The premise: From the inside cover, “The Lady from the Black Lagoon uncovers the life and word of Milicent Patrick — one of Disney’s first female animators and the only woman in history to create one of Hollywood’s classic movie monsters. As a teenager, Mallory O’Meara was thrilled to discover that one of her favorite movies, Creature From the Black Lagoon, featured a monster designed by a woman, Milicent Patrick. But for someone who should have been hailed as a pioneer in the genre, there was little information available. For, as O’Meara soon discovered, Patrick’s contributions had been claimed by a jealous male colleague, her career had been cut short and she soon after had disappeared from film history. No one even knew if she was still alive. As a young woman working in the horror film industry, O’Meara set out to right the wrong, and in the process discovered the full, fascinating story of an ambitious, artistic woman ahead of her time. Patrick’s contribution to special effects proved to be just the latest chapter in a remarkable, unconventional life, from her youth growing up in the shadow of Hearst Castle, to her career as one of Disney’s first female animators. And at last, O’Meara discovered what really had happened to Patrick after The Creature’s success, and where she went. A true-life detective story and a celebration of a forgotten feminist trailblazer, Mallory O’Meara’s The Lady From the Black Lagoon establishes Patrick in her rightful place in film history while calling out a Hollywood culture where little has changed since.” I’m so ready to read this book! I’ve heard for years about Patrick but know nothing about her. This summary spoils some of where her career went, but there’s enough held back to be surprising when encountered in the book. Overall grade: A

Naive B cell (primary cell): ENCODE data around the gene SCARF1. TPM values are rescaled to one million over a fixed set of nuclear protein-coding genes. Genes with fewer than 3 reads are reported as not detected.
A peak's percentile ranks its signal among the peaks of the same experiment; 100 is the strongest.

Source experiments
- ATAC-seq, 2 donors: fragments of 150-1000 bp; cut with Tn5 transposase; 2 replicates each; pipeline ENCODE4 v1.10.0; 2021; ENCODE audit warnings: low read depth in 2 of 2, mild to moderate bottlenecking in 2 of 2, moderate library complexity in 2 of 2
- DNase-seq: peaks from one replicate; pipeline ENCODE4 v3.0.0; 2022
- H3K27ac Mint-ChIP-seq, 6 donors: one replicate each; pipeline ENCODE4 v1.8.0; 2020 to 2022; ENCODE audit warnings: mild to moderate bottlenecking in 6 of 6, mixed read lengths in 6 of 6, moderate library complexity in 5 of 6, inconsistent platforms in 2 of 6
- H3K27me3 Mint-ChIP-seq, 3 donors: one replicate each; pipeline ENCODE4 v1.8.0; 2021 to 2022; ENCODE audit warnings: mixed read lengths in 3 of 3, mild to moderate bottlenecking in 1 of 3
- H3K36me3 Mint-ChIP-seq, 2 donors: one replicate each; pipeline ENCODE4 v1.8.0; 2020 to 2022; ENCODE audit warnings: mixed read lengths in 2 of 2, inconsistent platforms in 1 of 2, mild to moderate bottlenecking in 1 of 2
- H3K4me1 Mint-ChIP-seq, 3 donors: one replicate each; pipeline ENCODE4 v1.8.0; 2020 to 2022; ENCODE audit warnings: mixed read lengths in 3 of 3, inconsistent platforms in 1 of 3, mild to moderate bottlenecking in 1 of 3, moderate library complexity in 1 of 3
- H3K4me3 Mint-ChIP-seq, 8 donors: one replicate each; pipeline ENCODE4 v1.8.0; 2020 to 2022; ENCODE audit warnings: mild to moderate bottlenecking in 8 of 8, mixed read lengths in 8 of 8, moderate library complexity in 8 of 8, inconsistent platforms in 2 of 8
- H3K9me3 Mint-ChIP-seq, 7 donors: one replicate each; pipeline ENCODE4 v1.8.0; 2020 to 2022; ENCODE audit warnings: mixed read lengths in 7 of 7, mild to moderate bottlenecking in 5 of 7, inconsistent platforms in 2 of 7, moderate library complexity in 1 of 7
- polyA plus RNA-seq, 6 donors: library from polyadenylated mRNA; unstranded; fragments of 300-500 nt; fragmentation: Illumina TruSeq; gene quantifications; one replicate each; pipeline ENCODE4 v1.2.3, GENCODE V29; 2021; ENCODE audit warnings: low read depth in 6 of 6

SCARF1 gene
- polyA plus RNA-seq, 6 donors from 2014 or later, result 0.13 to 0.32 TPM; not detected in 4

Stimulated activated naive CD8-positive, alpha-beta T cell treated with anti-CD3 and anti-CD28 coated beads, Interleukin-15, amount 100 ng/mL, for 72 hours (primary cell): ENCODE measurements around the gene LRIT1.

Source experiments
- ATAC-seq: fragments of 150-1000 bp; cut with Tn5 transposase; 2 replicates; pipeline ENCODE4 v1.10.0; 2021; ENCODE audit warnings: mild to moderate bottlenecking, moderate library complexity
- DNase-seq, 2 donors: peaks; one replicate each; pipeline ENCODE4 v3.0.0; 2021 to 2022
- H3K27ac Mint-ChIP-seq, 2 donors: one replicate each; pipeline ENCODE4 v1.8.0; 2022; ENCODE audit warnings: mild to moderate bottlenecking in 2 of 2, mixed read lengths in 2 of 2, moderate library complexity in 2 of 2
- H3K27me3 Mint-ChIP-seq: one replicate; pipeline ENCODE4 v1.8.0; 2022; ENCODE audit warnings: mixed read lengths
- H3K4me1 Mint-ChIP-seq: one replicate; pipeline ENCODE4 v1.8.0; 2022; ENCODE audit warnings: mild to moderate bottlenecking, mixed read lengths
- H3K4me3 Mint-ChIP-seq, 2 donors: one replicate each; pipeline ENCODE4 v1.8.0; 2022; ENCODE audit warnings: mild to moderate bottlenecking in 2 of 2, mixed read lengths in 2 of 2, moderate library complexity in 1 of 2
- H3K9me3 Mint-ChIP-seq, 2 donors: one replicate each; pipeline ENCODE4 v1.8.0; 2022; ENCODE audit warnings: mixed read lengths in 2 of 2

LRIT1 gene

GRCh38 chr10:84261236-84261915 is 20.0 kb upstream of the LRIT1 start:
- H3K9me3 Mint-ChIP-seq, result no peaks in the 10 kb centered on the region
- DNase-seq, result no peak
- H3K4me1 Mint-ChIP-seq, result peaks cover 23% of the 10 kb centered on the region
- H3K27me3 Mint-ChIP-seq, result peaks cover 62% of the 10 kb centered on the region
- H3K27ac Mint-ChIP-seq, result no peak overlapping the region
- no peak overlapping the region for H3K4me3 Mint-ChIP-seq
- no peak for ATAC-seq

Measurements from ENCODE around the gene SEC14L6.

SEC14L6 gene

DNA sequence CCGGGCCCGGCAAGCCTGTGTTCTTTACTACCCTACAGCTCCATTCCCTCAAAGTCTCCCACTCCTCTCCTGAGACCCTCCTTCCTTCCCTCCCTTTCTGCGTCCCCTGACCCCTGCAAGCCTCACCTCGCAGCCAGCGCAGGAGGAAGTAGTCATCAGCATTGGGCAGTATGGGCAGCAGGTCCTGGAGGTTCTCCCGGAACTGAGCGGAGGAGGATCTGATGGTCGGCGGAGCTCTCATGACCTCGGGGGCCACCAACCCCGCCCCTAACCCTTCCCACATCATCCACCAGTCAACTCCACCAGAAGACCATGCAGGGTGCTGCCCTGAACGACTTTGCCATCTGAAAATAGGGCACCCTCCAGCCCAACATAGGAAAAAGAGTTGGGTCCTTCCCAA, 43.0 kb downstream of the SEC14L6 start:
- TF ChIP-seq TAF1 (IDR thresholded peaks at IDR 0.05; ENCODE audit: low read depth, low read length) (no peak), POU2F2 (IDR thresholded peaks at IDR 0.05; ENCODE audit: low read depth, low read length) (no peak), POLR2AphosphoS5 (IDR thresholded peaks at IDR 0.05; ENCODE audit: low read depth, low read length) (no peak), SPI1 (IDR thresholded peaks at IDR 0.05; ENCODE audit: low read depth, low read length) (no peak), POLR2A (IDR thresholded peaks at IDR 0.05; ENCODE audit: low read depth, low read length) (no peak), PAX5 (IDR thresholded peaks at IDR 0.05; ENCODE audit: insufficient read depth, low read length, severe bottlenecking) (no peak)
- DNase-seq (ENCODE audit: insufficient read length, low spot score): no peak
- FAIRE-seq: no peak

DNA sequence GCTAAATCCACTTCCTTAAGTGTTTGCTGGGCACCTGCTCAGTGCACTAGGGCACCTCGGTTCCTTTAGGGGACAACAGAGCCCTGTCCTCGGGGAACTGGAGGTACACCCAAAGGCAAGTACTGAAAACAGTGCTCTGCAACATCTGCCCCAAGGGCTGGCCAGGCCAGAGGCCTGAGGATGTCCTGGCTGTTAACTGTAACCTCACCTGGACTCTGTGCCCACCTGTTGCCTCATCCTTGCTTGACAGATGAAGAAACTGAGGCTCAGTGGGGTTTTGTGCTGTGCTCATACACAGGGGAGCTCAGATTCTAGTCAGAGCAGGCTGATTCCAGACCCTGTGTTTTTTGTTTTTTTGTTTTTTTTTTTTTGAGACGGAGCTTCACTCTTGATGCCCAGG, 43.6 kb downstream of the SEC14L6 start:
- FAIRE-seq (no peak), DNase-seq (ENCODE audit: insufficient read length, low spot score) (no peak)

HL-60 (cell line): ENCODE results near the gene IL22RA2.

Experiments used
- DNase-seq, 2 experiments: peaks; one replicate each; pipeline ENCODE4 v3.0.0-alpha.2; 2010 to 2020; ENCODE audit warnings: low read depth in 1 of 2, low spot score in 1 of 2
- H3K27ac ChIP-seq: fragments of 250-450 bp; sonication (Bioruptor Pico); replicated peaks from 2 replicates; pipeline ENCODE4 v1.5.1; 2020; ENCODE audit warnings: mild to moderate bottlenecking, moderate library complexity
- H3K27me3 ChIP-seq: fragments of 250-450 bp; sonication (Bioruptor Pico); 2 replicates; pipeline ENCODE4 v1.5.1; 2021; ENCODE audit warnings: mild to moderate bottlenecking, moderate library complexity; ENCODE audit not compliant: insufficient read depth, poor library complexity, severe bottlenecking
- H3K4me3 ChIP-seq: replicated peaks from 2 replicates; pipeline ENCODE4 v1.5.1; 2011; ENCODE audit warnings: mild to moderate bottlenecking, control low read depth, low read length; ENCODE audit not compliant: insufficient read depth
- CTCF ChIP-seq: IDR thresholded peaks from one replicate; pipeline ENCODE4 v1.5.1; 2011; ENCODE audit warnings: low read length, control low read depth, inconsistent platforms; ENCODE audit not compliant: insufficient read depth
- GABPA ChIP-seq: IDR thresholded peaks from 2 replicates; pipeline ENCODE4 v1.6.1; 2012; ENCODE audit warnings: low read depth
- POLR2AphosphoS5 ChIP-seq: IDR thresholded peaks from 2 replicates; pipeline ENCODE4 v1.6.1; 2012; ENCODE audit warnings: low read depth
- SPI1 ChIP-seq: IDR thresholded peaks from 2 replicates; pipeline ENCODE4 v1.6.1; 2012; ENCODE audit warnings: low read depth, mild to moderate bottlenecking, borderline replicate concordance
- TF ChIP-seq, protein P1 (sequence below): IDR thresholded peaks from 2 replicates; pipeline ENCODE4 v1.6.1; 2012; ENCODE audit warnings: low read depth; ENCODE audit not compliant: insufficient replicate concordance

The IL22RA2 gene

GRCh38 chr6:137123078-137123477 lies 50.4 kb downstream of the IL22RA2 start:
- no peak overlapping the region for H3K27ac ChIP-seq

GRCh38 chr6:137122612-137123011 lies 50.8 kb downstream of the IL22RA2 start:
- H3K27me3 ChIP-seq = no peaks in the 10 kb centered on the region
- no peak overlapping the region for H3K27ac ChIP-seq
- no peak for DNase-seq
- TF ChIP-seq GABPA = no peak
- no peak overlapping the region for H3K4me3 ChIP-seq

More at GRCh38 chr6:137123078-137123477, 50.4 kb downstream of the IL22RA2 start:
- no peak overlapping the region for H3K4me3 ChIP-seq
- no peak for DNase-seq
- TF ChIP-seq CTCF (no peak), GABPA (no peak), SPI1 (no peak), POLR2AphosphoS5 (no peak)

There is so much I didn’t know about Patrick and I’m extremely glad to now be aware of what she did. Without spoiling what the book reveals, her early years were spent near Hearst Castle, which her father helped construct and where she would encounter a woman who would have a strong effect on her life. She went to an art studio, leading to working at Disney, where she worked on the “Night on Bald Mountain” in Fantastia, Dumbo, and appeared in a live action sequence of The Reluctant Dragon, which now has me eager to find this film so I can watch it specifically looking for Milicent. Her personal life was not what her parents, especially her father, wanted. She lived the life of a modern woman who wanted to be her own person and not the one her father demanded. She was a model and spokesperson at trade shows before transitioning into film where she started as a background actor before getting one or two lines in films. Because she sketched others while waiting to be filmed, she caught the eye of an important person on the set of Universal Studios and she entered into makeup and design. I had no idea she helped design the creature from It Came From Outer Space and the Metaluna mutant from This Island Earth. Her biggest claim to fame, and the reason I picked up this book, was her work on Creature From the Black Lagoon. I was surprised by the tour the studio had her take to promote the film and stunned by the hate building back in Los Angeles by one individual who did all that he could to ensure that her creation of the Creature was credited to him. In addition to Patrick’s work behind the camera, O’Meara has done an exemplary job in tracking down her subject’s life, given that she changed her name more than once and there seemed to be no one living who remembered much about her. My heart broke several times with Patrick’s relationship with her father, men, and her final years. I admit I teared up on Page 296. I wanted to go back in time and tell this wonderful person that she would be remembered and her contributions would become iconic. This is not to say that this book is a cry fest, as there are several moments where the reader will thrill along with Patrick at her achievements and the joyful moments in her life. I now feel like I know who Patrick was. That’s the best compliment I can give to a biography.